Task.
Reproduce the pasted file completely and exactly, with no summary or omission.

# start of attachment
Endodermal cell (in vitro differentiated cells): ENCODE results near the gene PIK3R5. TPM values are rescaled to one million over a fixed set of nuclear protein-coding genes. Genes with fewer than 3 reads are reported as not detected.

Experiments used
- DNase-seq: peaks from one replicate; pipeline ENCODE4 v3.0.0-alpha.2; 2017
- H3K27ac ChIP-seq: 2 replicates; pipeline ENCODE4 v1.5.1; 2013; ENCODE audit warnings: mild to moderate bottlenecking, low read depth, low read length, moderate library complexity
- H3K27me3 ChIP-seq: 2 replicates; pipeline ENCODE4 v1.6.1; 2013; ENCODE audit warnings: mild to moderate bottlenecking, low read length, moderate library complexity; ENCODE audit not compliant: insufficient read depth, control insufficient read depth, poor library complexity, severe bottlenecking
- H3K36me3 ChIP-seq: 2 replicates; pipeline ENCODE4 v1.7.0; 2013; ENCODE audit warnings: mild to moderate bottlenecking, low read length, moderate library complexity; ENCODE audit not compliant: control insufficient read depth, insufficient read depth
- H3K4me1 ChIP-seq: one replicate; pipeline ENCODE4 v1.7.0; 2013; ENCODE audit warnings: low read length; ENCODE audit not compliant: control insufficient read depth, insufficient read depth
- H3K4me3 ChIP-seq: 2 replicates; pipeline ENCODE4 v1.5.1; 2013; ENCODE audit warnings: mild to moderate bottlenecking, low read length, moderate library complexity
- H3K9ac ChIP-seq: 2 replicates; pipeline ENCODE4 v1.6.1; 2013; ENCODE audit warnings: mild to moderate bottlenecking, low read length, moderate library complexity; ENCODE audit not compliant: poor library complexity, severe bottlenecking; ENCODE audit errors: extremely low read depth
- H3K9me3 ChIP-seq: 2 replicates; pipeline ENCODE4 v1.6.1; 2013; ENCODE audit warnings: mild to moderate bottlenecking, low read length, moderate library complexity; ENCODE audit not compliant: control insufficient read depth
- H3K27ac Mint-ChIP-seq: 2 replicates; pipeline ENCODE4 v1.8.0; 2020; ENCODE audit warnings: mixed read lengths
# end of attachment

Endodermal cell (in vitro differentiated cells): ENCODE results near the gene PIK3R5. TPM values are rescaled to one million over a fixed set of nuclear protein-coding genes. Genes with fewer than 3 reads are reported as not detected.

Experiments used
- DNase-seq: peaks from one replicate; pipeline ENCODE4 v3.0.0-alpha.2; 2017
- H3K27ac ChIP-seq: 2 replicates; pipeline ENCODE4 v1.5.1; 2013; ENCODE audit warnings: mild to moderate bottlenecking, low read depth, low read length, moderate library complexity
- H3K27me3 ChIP-seq: 2 replicates; pipeline ENCODE4 v1.6.1; 2013; ENCODE audit warnings: mild to moderate bottlenecking, low read length, moderate library complexity; ENCODE audit not compliant: insufficient read depth, control insufficient read depth, poor library complexity, severe bottlenecking
- H3K36me3 ChIP-seq: 2 replicates; pipeline ENCODE4 v1.7.0; 2013; ENCODE audit warnings: mild to moderate bottlenecking, low read length, moderate library complexity; ENCODE audit not compliant: control insufficient read depth, insufficient read depth
- H3K4me1 ChIP-seq: one replicate; pipeline ENCODE4 v1.7.0; 2013; ENCODE audit warnings: low read length; ENCODE audit not compliant: control insufficient read depth, insufficient read depth
- H3K4me3 ChIP-seq: 2 replicates; pipeline ENCODE4 v1.5.1; 2013; ENCODE audit warnings: mild to moderate bottlenecking, low read length, moderate library complexity
- H3K9ac ChIP-seq: 2 replicates; pipeline ENCODE4 v1.6.1; 2013; ENCODE audit warnings: mild to moderate bottlenecking, low read length, moderate library complexity; ENCODE audit not compliant: poor library complexity, severe bottlenecking; ENCODE audit errors: extremely low read depth
- H3K9me3 ChIP-seq: 2 replicates; pipeline ENCODE4 v1.6.1; 2013; ENCODE audit warnings: mild to moderate bottlenecking, low read length, moderate library complexity; ENCODE audit not compliant: control insufficient read depth
- H3K27ac Mint-ChIP-seq: 2 replicates; pipeline ENCODE4 v1.8.0; 2020; ENCODE audit warnings: mixed read lengths